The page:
The Dark History Of Your Favourite Fairy Tales

Illustrated by Robin Eisenberg.
Lately, there’s been a surge in live-action adaptations of classic fairy tales and folkloric kids’ stories, from the recent Beauty and the Beast and Snow White and the Huntsman to the 22 films planned to come out of Disney’s studios over the next few years. The stories we’re used to are fluffy, comforting, and obviously PG – once upon a time, good vs. bad, happily ever after – and yet the original fairy tales’ beginnings were much darker. Of course, there’s a reason we don’t show these versions to children, but there’s no doubt the roots of these folk stories have embedded themselves into our cultural landscape.
One such adaptation that has departed from idyllic reimaginings is the excellent A Monster Calls, starring Liam Neeson, Felicity Jones and Sigourney Weaver. It’s a postmodern fairy tale following Connor, a young boy processing his mother’s illness through a fantasy world in which he befriends one of Tolkien's Ent-like monsters. The monster, a 21st-century reimagining of The Green Man, a pagan figure that symbolises the move from spring to summer and life to death, tells Connor three stories in a patchwork of riddles which he must decipher before he can finally let go of his mother. It’s a highly emotional, no-frills portrayal of grief and loss, but it still maintains the mystical and magical element of storytelling.
From single, older women being cast as the archetypal ‘witch’ or ‘spinster’, to anti-semitic portrayals of ‘money-swindling’ men, we’re perhaps not fully aware of the impact of fairy tales on our cultural landscape. I spoke to Dr. Miles Leeson, Senior Lecturer in English Literature at Chichester University, about the classic tropes that have formed the way in which society views women and ‘the other’.
Attributing an author to classic fairy tales has proved difficult as they’ve mostly been told through word of mouth. What do we know about the origins of them?
Fairy tales have a long and complicated history of development; at once part of, but separate from, folklore and myth. In the same way we look at someone’s DNA to trace their family lineage, we look at tropes in these stories to trace their history. We originally thought fairy tales to be mid-European, but new research suggests that they’re not just pre-Christian, but pre-Western European. They go back nearly 4,000 years to the Persian empire, where Arabian Nights and Aladdin came from. Beauty and the Beast is certainly that old.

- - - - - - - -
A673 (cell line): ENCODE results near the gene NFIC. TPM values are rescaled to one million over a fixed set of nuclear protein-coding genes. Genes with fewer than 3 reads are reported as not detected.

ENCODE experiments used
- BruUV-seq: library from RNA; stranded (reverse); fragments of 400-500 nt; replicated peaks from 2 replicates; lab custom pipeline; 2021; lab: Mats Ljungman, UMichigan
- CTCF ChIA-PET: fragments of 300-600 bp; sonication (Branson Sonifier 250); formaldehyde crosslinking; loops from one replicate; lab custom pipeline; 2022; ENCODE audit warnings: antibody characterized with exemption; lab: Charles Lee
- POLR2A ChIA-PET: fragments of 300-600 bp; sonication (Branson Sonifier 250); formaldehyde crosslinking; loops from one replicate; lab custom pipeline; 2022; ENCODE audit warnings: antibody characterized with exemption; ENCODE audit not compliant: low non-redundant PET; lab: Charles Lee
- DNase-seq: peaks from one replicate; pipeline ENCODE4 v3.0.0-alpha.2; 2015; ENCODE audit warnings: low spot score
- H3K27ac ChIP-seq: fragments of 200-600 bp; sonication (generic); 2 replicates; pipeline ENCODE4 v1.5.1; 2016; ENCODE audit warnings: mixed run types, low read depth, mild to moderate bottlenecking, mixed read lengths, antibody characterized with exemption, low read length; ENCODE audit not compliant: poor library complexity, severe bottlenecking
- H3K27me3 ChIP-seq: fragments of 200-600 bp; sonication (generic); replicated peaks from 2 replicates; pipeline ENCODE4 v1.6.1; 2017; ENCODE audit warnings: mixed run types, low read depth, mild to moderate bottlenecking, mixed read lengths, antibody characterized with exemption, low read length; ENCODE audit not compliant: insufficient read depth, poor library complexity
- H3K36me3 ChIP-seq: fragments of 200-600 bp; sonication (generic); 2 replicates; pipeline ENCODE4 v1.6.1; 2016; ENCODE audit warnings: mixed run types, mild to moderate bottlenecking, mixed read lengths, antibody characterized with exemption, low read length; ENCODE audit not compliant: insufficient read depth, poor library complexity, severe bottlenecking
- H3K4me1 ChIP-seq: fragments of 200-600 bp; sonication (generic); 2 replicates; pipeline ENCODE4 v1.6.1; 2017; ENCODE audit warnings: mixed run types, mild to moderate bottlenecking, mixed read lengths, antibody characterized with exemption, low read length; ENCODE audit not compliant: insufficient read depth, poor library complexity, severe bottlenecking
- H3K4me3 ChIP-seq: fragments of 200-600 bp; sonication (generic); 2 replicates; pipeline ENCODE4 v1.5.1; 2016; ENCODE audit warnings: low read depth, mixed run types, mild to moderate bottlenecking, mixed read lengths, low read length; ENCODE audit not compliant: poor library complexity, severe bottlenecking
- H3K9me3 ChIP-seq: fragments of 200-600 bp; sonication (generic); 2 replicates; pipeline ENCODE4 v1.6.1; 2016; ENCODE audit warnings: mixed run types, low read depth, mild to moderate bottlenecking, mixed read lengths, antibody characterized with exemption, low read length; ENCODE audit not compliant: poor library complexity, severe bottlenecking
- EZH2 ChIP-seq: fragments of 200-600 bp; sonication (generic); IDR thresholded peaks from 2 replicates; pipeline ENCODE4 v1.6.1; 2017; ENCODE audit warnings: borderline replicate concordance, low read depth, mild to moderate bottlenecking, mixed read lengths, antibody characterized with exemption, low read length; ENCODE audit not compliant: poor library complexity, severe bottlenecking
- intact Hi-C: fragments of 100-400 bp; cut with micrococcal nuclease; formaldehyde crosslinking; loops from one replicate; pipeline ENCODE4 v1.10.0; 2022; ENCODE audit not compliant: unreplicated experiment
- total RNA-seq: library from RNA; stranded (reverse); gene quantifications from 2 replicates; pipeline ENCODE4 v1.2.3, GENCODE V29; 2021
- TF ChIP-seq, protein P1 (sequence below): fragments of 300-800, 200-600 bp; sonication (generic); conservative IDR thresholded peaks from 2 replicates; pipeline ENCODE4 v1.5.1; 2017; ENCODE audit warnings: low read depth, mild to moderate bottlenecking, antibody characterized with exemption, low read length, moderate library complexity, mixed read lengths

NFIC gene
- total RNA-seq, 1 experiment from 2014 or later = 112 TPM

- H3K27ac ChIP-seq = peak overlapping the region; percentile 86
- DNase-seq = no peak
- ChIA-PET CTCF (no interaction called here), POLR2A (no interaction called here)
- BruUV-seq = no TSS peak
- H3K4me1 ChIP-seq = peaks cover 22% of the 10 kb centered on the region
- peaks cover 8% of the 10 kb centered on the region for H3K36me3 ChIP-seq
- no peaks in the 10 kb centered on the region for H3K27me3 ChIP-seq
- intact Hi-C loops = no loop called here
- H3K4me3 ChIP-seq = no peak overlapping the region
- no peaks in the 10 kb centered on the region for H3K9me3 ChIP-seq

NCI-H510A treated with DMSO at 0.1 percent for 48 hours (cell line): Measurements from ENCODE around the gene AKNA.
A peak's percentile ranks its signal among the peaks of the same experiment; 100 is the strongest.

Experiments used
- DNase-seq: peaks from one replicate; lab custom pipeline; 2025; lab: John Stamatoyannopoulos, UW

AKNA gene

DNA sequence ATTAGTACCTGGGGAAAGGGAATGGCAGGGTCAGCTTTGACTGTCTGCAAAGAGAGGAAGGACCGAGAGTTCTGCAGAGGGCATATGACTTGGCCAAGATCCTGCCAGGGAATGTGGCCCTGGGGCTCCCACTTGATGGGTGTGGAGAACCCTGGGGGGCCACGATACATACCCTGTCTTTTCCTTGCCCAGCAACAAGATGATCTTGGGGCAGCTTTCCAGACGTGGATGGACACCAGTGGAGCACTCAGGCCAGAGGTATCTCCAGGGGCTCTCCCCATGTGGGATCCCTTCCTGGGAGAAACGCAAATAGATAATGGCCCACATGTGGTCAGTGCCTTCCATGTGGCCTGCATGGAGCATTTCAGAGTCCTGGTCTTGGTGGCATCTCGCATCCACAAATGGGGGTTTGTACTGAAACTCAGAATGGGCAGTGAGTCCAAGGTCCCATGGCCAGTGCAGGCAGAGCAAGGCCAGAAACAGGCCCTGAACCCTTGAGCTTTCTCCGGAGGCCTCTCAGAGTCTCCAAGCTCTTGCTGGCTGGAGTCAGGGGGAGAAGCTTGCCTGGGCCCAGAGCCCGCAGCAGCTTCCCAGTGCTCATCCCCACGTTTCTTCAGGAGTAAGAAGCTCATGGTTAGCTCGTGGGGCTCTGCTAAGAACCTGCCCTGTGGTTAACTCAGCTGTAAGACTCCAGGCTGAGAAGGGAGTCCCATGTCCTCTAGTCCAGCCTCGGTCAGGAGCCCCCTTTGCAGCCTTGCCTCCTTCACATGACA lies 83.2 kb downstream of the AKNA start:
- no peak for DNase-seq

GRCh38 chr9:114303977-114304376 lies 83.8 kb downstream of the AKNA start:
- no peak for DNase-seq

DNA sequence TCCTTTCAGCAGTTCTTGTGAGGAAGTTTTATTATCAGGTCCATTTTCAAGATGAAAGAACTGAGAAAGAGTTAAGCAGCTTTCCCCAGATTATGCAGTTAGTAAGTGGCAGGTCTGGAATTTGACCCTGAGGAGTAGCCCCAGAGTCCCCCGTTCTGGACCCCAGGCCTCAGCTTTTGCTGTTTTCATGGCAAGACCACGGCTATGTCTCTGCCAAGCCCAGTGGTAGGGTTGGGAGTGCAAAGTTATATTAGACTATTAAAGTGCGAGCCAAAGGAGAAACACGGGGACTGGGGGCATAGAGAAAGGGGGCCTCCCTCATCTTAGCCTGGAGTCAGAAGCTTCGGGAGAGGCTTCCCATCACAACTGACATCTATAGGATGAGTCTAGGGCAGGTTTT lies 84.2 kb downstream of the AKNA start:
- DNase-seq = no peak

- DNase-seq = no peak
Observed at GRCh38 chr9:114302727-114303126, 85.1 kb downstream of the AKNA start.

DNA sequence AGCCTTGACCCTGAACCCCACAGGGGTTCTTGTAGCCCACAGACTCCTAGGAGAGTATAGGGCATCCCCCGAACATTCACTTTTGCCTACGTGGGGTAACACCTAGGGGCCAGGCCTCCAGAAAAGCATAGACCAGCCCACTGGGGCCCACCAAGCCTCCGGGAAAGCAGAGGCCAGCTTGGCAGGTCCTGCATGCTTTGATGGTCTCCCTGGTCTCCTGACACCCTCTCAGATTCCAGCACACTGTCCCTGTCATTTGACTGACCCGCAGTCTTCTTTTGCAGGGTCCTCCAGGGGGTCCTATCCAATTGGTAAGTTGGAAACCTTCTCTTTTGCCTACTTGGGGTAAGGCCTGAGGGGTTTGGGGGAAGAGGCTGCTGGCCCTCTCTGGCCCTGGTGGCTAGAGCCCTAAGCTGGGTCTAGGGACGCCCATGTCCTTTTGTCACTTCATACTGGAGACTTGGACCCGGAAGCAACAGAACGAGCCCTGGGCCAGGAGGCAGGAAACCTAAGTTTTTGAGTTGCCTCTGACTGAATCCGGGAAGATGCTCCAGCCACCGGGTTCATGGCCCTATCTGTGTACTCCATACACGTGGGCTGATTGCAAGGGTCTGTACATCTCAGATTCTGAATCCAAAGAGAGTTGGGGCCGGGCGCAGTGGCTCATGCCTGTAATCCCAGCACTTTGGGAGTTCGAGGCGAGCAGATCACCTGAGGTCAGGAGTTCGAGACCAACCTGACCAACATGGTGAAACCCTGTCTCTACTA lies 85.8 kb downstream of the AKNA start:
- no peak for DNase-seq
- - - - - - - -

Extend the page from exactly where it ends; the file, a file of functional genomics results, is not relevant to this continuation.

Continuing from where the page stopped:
Have fairy tales always been bedtime stories for children?
They were used to tell each other stories, not just to entertain, but to educate and inform about the dangers that were out there. One of my favourite authors, Vladimir Nabokov, wrote that stories didn’t start when the little boy came back into the village shouting “There’s a wolf!” but when villagers realised there wasn’t a wolf behind him. It’s the very beginning of fiction. Fairy tales have a huge part to play in people’s fears of something that wants to hurt or destroy us, or our family lives. They were primarily there for teaching purposes and much later, in 16th-century Italy, they became passed around in salons for entertainment for the upper classes. That moved through 18th-century France, then to Germany with the Brothers Grimm, and ultimately into the nursery.
There’s a myth that the Grimms traipsed around the German empire and listened in at the fireside to old women telling stories to their grandchildren, but that’s not quite what happened. Most people came to them and paid to hear their stories. The stories they told are really violent and erotically charged. They brought out about six or seven different editions, and each edition toned down the sex and violence so that by the end you get the stories we know now. In Rapunzel for example, the old woman realises the prince has visited her not because he’s climbed up the castle, but because she’s pregnant. Cinderella’s ugly sisters had their eyes pecked out at the end of the tales. It’s not unusual, though, as we see these themes in Shakespeare and Chaucer, too.